Database Security is More than Just Compliance Controls

Databases, which hold more than just corporate IP, usually have standard controls in the form of firewalls, web application protection, and data masking/encryption/tokenization, etc. Is it enough? While these controls can help you with compliance, and as we know all too well, compliance does not always equal security, especially when it comes to databases. These baseline and compliance controls are a good first step in protecting the information in your databases, however there is more work to be done. The hard database security challenges most organizations face include:

• Lack of visibility of data and access. Not knowing where sensitive data is located and who is accessing the database. It’s easy if there is only one potential location but, in most environments, there are more than just one or even a few databases in use. Between staging, development and production environments it’s easy to see why it can become difficult. Awareness is half the battle and that certainly applies to knowing where the sensitive data is located and who is accessing that data.

• Regulatory Compliance. There is not a single year going by where there isn’t new regulation introduced or older regulation updated. With that in mind, organizations are constantly under pressure to comply with new or changing regulations. Having the ability to be compliant with the database infrastructure provides the “peace of mind” and frees up time and resources to concentrate on other security or compliance projects.

• Malware intrusions. SQL Injections, Ransomware and a lot more. Those are known and rising problems for all data center endpoints, including databases. Adding additional layers of security is a necessity.


Nearly all databases are network-accessible, a security threat to any component within or with access to the network infrastructure is also a threat to the database. Additionally, any attack impacting a user’s device or workstation can also be a threat. Database security must extend far beyond the confines of the database alone.

When architecting database security in your environment, it is important to establish the business drivers and the required desired business attributes (e.g. security, privacy, availability, compliance) to achieved these. These will help you determine the security controls that need to be implemented.  However, the ability to operate these controls at the application and database level without being intrusive to operations and performance need to be considered, especially is performance is a required business attribute.  To properly secure the database environment from malicious code and data loss, consider each of the following areas:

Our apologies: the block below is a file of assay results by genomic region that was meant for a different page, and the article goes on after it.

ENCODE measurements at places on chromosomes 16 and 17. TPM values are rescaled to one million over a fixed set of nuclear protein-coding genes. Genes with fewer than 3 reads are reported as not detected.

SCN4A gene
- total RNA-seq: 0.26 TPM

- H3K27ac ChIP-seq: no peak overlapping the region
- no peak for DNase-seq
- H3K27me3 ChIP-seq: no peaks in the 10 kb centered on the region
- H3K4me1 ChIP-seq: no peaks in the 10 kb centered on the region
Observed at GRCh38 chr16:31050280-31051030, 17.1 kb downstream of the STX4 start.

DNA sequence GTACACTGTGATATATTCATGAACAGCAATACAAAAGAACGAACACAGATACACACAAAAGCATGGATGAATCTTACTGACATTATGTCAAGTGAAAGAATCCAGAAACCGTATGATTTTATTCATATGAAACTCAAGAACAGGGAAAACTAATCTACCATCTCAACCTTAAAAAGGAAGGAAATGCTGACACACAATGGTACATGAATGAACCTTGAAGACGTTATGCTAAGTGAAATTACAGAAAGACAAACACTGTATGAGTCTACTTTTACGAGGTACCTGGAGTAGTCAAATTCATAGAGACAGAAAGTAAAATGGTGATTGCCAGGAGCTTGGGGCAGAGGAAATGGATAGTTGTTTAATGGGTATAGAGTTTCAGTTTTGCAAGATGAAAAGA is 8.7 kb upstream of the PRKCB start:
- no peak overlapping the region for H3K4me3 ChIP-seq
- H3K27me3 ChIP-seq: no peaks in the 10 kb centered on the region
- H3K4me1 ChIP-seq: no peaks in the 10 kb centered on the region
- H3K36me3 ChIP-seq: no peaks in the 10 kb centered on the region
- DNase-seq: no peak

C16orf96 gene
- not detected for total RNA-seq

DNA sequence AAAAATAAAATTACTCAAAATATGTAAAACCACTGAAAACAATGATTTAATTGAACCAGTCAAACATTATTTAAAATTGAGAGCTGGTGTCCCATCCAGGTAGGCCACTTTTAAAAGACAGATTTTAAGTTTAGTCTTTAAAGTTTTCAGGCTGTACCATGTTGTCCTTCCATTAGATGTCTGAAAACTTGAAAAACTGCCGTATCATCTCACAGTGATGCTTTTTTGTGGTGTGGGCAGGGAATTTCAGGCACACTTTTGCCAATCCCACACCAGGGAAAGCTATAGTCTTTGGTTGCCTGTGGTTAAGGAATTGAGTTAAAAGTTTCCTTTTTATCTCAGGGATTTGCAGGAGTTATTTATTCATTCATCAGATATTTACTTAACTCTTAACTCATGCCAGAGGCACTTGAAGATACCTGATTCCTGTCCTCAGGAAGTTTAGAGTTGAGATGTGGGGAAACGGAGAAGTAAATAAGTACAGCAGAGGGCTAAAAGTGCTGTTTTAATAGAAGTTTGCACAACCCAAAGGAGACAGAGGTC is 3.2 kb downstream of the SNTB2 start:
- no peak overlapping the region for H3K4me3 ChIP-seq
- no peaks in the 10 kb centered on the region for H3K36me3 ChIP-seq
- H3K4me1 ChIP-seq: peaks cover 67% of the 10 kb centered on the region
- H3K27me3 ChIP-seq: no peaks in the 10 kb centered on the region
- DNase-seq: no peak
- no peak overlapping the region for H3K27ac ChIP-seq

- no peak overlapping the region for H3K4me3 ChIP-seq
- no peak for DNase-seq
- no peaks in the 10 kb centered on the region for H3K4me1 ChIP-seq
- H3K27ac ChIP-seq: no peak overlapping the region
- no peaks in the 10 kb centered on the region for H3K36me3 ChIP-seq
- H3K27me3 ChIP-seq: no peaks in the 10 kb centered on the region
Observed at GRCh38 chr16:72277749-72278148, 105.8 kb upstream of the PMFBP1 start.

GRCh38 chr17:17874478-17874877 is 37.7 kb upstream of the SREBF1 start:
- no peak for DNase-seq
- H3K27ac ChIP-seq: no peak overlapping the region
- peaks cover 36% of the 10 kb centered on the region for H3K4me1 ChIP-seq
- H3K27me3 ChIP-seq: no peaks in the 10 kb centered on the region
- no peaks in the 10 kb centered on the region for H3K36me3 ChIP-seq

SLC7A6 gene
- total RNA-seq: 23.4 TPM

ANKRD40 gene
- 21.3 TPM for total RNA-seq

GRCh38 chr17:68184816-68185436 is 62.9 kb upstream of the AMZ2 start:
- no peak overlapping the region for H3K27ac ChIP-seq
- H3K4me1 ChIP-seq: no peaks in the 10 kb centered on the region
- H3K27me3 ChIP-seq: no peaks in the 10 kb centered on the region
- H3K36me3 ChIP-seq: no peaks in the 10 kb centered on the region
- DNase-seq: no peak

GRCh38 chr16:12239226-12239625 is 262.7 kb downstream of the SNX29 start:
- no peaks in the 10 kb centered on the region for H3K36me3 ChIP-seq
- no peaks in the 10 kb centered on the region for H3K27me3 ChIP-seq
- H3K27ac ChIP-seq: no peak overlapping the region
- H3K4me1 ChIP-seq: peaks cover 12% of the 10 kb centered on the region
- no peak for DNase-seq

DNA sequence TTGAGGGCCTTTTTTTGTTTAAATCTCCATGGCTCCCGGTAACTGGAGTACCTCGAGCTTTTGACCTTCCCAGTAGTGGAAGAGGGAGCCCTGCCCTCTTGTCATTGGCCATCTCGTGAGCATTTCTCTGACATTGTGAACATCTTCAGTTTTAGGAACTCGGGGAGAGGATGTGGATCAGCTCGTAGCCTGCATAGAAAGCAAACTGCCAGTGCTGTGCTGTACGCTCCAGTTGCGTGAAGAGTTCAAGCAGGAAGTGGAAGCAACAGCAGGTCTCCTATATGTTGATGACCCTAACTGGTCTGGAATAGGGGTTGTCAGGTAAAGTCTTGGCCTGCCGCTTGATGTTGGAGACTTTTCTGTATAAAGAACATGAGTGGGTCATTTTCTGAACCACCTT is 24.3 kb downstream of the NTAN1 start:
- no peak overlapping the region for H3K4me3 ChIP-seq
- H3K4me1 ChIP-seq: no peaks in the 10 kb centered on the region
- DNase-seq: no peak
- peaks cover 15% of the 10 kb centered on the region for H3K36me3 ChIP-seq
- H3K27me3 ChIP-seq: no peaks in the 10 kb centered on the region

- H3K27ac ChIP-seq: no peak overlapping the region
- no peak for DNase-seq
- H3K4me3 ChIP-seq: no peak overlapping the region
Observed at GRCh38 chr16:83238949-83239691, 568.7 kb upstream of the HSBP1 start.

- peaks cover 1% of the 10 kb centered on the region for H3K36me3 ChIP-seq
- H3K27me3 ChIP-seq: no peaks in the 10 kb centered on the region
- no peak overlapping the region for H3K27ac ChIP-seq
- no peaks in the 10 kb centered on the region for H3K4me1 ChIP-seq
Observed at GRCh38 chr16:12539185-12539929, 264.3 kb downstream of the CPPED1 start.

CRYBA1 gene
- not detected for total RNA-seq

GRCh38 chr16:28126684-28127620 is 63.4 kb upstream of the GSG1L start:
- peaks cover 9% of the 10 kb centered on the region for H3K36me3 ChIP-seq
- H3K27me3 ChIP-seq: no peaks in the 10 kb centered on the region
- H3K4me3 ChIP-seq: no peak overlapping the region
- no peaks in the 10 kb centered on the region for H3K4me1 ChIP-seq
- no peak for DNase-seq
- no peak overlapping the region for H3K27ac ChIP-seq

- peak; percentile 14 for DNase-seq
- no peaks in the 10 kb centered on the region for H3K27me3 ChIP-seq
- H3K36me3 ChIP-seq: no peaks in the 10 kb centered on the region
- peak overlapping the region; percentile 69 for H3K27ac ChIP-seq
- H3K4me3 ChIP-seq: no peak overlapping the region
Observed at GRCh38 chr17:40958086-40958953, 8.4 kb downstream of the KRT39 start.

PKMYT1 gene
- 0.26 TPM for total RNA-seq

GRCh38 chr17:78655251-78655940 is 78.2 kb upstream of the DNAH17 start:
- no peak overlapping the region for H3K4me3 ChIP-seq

• Administrative and network access controls: The least privilege rule applies here. What is the practical minimum number of users should have access to the database?  Their permissions should be restricted to the minimum levels necessary for them to do their jobs. Likewise, network access should be limited to the minimum level of permissions necessary.

• End user account/device security: Always be aware of who is accessing the database and when and how the data is being used. Data monitoring solutions can alert you if data activities are unusual or appear risky. All user devices connecting to the network hosting the database should be managed with security posture checks performed before they can connect to the database.

• Discovery of all databases within the enterprise: You can’t protect something if you don’t know it exists. Building solid security around databases begins with two important steps: finding them all, and then figuring out where the associated weak spots are.

• Monitoring activity for unauthorized access: All databases respond to commands. If a command is appropriate for the user requesting data, it will be successful. As attacks and tools become more sophisticated, attackers can evade typical detection techniques and escalate privileges. Weak access controls make the job of an attacker even easier.

• Encryption: ALL data—including data in the database, and credential data—should be protected with best-in-class encryption while at rest and in transit. All encryption keys should be handled in accordance with best-practice guidelines.

• Application/web server security: Any application or web server that interacts with the database can be a channel for attack and should be subject to ongoing security testing and best practice management.

• Backup security: All backups, copies, or images of the database must be subject to the same (or equally stringent) security controls as the database itself. This also includes encryption of the backups, if possible.

• Auditing: Record all activity, including logins to the database server and operating system, and log all operations performed on sensitive data as well. Database security standard audits should be performed regularly. Keep in mind, that native logging and auditing capabilities of databases fall far short of providing the right visibility. Most will not capture changes made, privileges used, respective administrators, or any system-level changes. Further, logging and auditing activities integrated within the database can hinder database performance. Designed for monitoring, not security, administrators can also turn these features off, eliminating any value the native tools might have provided.

• Proof of compliance with industry, government, and internal standards. Depending on the role of your database, it may need to adhere to, report against, and maintain policies for a range of regulations, such as GDPR, PCI DSS, Sarbanes-Oxley, etc.

Avocado Systems can help you protect your databases and the systems that make up the full application workload stack. Let us show you how we do it.